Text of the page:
Imagine an infinitely large sheet of square dotty paper on which you can draw triangles of any size you wish (providing each vertex is on a dot). What areas is it/is it not possible to draw?

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Got it for Two

Age 7 to 14 Challenge Level:

Got It game for an adult and child. How can you play so that you know you will always win?

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Intersecting Circles

Age 11 to 14 Challenge Level:

Three circles have a maximum of six intersections with each other. What is the maximum number of intersections that a hundred circles could have?

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Tourism

Age 11 to 14 Challenge Level:

If you can copy a network without lifting your pen off the paper and without drawing any line twice, then it is traversable. Decide which of these diagrams are traversable.

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Squares, Squares and More Squares

Age 11 to 14 Challenge Level:

Can you dissect a square into: 4, 7, 10, 13... other squares? 6, 9, 12, 15... other squares? 8, 11, 14... other squares?

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Number Differences

Age 7 to 11 Challenge Level:

Place the numbers from 1 to 9 in the squares below so that the difference between joined squares is odd. How many different ways can you do this?

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Snake Coils

Age 7 to 11 Challenge Level:

This challenge asks you to imagine a snake coiling on itself.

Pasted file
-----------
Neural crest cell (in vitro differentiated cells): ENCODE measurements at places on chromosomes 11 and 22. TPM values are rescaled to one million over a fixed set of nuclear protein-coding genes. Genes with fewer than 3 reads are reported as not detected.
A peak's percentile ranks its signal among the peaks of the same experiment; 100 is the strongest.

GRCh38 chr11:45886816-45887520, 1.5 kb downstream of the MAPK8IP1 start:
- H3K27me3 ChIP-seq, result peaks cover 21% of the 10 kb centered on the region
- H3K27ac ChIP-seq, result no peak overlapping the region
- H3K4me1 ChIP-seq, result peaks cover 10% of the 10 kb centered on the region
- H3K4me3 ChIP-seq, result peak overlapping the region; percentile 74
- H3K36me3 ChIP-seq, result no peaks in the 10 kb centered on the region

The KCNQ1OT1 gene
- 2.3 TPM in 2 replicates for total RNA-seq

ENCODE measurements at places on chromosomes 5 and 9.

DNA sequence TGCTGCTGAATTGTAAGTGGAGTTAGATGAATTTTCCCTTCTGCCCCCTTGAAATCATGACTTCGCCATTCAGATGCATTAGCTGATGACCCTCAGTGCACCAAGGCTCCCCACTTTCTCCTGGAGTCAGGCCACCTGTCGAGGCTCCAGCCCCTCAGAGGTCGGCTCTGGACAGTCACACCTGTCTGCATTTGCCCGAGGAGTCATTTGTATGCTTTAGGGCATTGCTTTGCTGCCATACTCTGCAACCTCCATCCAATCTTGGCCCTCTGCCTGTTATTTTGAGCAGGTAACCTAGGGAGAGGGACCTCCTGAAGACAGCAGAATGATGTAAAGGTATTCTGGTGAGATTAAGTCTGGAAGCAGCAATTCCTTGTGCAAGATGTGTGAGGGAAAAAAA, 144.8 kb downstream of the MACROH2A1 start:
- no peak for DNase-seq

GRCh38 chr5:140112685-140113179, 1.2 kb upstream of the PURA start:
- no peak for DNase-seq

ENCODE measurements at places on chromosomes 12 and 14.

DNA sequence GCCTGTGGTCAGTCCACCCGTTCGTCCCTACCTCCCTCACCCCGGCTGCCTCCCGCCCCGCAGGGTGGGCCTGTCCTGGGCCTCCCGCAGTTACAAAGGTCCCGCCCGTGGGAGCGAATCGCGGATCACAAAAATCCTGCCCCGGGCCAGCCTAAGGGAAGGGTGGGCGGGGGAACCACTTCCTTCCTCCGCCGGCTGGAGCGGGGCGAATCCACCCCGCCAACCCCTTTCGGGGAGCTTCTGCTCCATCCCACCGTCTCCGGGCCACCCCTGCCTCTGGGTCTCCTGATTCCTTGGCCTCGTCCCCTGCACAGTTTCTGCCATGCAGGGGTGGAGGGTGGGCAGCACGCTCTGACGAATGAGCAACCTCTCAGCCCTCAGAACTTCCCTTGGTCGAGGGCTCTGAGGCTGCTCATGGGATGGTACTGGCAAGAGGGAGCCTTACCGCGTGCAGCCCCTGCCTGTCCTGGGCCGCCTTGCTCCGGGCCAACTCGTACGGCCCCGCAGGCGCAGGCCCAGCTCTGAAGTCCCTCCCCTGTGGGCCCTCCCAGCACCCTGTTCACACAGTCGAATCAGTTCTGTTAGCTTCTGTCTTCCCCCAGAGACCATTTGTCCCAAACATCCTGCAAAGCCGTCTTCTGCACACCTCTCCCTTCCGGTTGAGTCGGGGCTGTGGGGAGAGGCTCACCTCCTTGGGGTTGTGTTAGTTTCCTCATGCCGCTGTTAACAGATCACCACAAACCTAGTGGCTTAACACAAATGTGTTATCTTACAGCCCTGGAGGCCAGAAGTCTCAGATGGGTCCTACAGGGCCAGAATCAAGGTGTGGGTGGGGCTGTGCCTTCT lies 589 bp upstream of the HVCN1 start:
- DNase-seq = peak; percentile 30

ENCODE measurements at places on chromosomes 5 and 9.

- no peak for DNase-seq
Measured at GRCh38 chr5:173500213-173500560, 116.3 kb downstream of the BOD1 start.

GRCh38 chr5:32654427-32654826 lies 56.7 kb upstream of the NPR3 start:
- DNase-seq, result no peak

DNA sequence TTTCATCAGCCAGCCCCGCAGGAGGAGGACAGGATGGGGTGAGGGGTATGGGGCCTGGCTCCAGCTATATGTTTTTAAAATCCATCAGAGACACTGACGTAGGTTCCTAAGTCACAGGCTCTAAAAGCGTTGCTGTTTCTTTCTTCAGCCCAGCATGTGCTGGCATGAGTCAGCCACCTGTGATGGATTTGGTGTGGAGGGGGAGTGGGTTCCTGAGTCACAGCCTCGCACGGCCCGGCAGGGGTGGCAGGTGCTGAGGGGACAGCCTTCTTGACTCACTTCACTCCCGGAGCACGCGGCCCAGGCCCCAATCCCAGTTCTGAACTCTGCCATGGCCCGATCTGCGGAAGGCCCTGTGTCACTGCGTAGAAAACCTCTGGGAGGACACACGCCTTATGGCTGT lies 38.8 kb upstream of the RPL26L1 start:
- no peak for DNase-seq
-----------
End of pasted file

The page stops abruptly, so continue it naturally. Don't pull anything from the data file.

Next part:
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Route to Infinity

Age 11 to 14 Challenge Level:

Can you describe this route to infinity? Where will the arrows take you next?

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Konigsberg Plus

Age 11 to 14 Challenge Level:

Euler discussed whether or not it was possible to stroll around Koenigsberg crossing each of its seven bridges exactly once. Experiment with different numbers of islands and bridges.

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Games Related to Nim

Age 5 to 16

This article for teachers describes several games, found on the site, all of which have a related structure that can be used to develop the skills of strategic planning.

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Play to 37

Age 7 to 11 Challenge Level:

In this game for two players, the idea is to take it in turns to choose 1, 3, 5 or 7. The winner is the first to make the total 37.

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Seven Squares - Group-worthy Task

Age 11 to 14 Challenge Level:

Choose a couple of the sequences. Try to picture how to make the next, and the next, and the next... Can you describe your reasoning?

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Got It

Age 7 to 14 Challenge Level:

A game for two people, or play online. Given a target number, say 23, and a range of numbers to choose from, say 1-4, players take it in turns to add to the running total to hit their target.

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Go Forth and Generalise

Age 11 to 14

Spotting patterns can be an important first step - explaining why it is appropriate to generalise is the next step, and often the most interesting and important.

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Cuisenaire Rods

Age 7 to 11 Challenge Level:

These squares have been made from Cuisenaire rods. Can you describe the pattern? What would the next square look like?

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Winning Lines

Age 7 to 16

An article for teachers and pupils that encourages you to look at the mathematical properties of similar games.

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Tilted Squares

Age 11 to 14 Challenge Level:

It's easy to work out the areas of most squares that we meet, but what if they were tilted?